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This article in AJ

  1. Vol. 93 No. 4, p. 773-782
     
    Received: Dec 17, 1999
    Published: July, 2001


    * Corresponding author(s): jcavero@eead.csic.es
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doi:10.2134/agronj2001.934773x

Simulation of Maize Grain Yield Variability within a Surface-Irrigated Field

  1. Jose Cavero *a,
  2. Enrique Playána,
  3. Nery Zapataa and
  4. Jose M. Facib
  1. a Dep. Genética y Producción Vegetal, Estación Experimental de Aula Dei (CSIC), Apdo. 202, 50080 Zaragoza, Spain
    b Unidad de Suelos y Riegos, Servicio de Investigación Agroalimentaria (DGA), Apdo. 727, 50080 Zaragoza, Spain

Abstract

Spatial variability of crop yield within a surface-irrigated field is related to spatial variability of available water due to nonuniform irrigation and soil characteristics, among other factors (e.g., soil fertility). The infiltrated depth at each location within the field can be estimated by measurements of opportunity time and infiltration rate or simulated with irrigation models. We investigated the use of the crop growth model EPICphase to simulate the spatial variability of maize (Zea mays L.) grain yield within a level basin using estimated or simulated (with the irrigation model B2D) infiltrated depth. The relevance of the spatial variability of infiltration rate, opportunity time, and soil surface elevation in the simulation of grain yield spatial variability was also investigated. The measured maize grain yields at 73 locations within the level basin, ranging from 3.16 to 11.54 t ha−1 (SD = 1.79 t ha−1), were used for comparison. Estimated infiltrated depth considering uniform infiltration rate resulted in poor simulation of the spatial variability of grain yield [SD = 0.59 t ha−1, root mean square error (RMSE) = 1.98 t ha−1]. Simulated infiltrated depth with the irrigation model considering uniform infiltration rate and soil surface elevation resulted in grain yield simulations with lower variability than measured (SD = 0.64 t ha−1, RMSE = 1.58 t ha−1). Introducing both sources of spatial variability in the irrigation model resulted in the best simulation of grain yield spatial variability (SD = 1.68 t ha−1, RMSE = 1.16 t ha−1; regression of calculated vs. measured yields: slope = 0.74, r 2 = 0.56).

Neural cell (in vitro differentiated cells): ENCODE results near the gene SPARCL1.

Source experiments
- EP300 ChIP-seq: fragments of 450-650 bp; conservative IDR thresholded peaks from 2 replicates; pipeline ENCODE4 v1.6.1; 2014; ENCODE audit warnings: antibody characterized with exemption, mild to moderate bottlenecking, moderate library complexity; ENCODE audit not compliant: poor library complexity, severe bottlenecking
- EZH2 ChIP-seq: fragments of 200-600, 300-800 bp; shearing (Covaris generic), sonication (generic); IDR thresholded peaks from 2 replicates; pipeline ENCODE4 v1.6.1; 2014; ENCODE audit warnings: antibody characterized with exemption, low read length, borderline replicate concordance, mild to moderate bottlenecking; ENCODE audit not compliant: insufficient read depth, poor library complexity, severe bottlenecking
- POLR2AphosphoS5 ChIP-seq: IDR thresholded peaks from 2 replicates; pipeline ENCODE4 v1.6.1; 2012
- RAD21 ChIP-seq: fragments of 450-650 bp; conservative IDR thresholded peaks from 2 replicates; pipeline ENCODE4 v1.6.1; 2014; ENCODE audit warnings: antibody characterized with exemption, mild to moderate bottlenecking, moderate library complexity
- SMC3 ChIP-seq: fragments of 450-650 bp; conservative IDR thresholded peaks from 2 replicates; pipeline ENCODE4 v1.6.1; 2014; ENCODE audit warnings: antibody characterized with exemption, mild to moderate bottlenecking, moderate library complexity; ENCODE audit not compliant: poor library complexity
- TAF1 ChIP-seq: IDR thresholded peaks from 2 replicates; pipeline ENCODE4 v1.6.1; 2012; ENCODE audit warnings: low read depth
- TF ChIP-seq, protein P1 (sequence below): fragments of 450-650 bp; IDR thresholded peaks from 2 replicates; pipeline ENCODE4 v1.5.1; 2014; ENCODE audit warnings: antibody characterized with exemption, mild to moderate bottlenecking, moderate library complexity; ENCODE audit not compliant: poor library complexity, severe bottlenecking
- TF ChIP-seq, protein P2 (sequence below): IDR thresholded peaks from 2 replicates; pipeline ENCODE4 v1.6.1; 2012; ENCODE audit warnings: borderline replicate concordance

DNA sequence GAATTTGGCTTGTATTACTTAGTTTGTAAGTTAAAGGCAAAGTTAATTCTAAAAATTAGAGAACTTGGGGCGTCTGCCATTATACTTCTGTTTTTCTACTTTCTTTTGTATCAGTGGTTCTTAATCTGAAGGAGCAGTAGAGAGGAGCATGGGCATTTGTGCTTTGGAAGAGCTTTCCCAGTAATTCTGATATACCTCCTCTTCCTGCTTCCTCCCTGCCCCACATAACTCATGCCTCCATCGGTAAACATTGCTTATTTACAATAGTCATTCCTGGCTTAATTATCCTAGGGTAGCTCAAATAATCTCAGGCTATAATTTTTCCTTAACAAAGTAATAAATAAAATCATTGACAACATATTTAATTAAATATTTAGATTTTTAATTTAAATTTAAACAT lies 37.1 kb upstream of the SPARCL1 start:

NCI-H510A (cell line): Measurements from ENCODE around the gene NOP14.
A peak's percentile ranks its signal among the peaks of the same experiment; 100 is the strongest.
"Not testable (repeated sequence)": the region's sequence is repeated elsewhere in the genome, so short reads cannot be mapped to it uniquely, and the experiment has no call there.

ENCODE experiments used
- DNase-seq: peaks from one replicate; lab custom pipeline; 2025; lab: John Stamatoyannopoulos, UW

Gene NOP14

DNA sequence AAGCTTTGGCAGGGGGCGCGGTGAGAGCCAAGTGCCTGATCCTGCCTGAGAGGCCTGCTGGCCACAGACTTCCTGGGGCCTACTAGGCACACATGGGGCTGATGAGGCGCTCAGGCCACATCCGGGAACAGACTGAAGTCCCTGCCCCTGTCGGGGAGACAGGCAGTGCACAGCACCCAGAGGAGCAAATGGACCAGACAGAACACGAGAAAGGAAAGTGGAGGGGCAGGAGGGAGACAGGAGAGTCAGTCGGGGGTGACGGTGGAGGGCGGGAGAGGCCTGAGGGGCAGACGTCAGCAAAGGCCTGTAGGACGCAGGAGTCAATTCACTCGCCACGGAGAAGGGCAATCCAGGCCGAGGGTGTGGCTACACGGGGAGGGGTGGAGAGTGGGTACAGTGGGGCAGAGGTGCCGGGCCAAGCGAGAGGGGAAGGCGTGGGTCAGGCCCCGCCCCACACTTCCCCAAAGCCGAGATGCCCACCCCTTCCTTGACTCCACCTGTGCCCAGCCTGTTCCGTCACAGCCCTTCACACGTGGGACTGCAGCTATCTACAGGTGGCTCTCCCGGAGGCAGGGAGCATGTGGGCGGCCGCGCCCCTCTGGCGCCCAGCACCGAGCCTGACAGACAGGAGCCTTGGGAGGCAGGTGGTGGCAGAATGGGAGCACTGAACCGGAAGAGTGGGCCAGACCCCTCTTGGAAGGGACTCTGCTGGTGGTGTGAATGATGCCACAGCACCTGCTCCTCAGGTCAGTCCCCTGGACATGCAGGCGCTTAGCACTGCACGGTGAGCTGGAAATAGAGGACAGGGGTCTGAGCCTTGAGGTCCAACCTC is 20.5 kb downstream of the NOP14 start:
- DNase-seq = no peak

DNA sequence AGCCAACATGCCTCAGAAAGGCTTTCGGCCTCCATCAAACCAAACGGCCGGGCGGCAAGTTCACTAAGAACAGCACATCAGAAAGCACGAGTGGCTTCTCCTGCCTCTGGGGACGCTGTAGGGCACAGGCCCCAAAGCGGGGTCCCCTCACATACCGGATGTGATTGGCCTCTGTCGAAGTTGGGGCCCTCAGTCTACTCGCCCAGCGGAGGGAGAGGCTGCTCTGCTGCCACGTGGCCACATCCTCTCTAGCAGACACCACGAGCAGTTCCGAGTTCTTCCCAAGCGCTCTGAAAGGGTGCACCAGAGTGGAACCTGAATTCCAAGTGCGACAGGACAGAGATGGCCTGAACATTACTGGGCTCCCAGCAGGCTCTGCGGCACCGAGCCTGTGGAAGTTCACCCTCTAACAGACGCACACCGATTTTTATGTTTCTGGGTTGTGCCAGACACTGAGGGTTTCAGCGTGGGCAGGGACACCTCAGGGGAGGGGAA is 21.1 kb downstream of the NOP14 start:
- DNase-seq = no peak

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Copyright © 2001. American Society of AgronomyPublished in Agron. J.93:773–782.